Six major UK ISPs ordered to block five hacking streaming websites


Several major UK broadband ISPs, including BT, EE, Plusnet, Sky Broadband, TalkTalk and Virgin Media (VMO2), have been ordered by the High Court in London to block six more streaming websites after discovering that they facilitated copyright infringement on the Internet (piracy).

As usual, these blocking orders, which arise from Article 97A of Copyright, Designs and Patents Law (CDPA), are expensive to bring but have become very common in recent years. Hundreds of websites have been blocked using this approach (thousands if you include their many proxies and mirrors), which typically include file sharing (P2P / Torrent), video streaming sites, Sci-Hub, and those that do. sell counterfeit products, etc.

The latest injunction against the suppliers was jointly sought by Columbia Pictures, Disney, Paramount, Universal, Warner and Netflix. In total, six very popular video streaming sites (movies and TV shows) were targeted by the order, including Tinyzonetv, Watchserieshd, Levidia, 123movies and Europixhd.

It should be noted that it often takes a few weeks for such commands to be fully implemented, and at present none of the named ISPs appear to have added them to their internet filtering systems.

Summary of court order

It is also clear that the operators and users of the target websites are using the services of ISPs to infringe copyright. It can be reasonably inferred that ISP broadband subscribers use them to access target websites, given their popularity in the UK and the market share of ISPs. ISPs also have actual knowledge of using their services to infringe copyright, given the prior notice given to them of this request, which included sample evidence, and the meaning of the request and supporting evidence, and indeed their expressed lack of opposition to the order.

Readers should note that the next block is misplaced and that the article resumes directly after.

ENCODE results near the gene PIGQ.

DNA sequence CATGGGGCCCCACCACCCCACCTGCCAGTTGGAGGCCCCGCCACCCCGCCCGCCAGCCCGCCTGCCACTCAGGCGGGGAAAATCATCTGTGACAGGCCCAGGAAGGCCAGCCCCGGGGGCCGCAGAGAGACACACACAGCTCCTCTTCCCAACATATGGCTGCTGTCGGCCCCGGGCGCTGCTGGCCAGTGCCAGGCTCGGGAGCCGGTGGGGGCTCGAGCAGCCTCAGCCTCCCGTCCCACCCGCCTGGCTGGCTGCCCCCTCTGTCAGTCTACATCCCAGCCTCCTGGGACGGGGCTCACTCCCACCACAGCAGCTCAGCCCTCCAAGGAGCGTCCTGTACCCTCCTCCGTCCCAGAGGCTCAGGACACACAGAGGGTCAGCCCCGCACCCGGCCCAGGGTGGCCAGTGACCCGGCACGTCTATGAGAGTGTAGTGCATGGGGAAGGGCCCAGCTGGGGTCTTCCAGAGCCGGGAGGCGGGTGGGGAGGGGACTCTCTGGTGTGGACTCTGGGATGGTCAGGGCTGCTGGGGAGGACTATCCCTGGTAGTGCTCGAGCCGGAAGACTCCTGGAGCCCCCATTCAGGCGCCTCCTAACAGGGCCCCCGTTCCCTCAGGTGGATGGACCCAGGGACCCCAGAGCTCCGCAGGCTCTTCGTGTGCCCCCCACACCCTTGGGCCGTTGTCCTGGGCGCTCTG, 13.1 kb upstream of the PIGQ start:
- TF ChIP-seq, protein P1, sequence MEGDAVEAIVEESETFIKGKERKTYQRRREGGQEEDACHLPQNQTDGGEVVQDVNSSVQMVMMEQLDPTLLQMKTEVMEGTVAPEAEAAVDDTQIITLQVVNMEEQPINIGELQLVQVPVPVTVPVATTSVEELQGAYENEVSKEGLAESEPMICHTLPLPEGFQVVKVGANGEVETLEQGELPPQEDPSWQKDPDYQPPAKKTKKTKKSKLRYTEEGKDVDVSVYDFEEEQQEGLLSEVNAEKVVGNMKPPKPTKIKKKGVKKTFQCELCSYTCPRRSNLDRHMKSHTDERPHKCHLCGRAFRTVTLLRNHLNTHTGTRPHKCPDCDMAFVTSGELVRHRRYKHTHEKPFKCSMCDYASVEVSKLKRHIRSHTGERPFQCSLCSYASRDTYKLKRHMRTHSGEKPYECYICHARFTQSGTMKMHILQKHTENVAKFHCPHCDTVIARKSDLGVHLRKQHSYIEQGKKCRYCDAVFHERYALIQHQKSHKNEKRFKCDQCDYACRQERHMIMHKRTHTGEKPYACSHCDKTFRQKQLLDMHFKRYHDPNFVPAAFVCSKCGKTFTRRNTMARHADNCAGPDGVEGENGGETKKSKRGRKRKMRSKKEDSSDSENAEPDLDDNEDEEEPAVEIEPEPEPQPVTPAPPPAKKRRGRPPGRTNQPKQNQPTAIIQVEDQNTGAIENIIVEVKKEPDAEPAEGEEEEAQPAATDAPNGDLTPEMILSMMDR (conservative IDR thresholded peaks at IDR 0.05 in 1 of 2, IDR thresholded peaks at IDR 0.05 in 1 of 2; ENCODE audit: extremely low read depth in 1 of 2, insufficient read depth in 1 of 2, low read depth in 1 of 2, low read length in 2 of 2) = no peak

I am convinced that the injunction is necessary to prevent or at least reduce the damage to the Studios. I accept that the granting of an injunction under section 97A has proven to be the most effective means of hindering and deterring infringement activities of this nature. It will not affect legitimate trade. Having heard the comments on the form of the order, I am satisfied that it is proportionate and not unduly complicated. There is no indication that it will be difficult or expensive to implement.

In my opinion, the injunction strikes a fair balance between protecting the rights of the Studios and the other rights incurred. In particular, the public has no legitimate interest in accessing copyrighted works in violation of the rights of the Studios and to the significant detriment of the Studios. Any infringement of their rights and those of the ISPs is justified by the legitimate aim of preventing such infringement. The order contains appropriate guarantees.

Despite the costs and ease with which such blockages can be circumvented by consumers, Rights holders often see this as a price to pay as part of their broader efforts to deter casual piracy. Some studies (example) have also suggested that sites blocked in this way tend to lead to increased traffic to legal alternatives, but this can be countered by rising prices and increasing fragmentation of the content of those alternatives. Credits to TorrentFreak for spotting.


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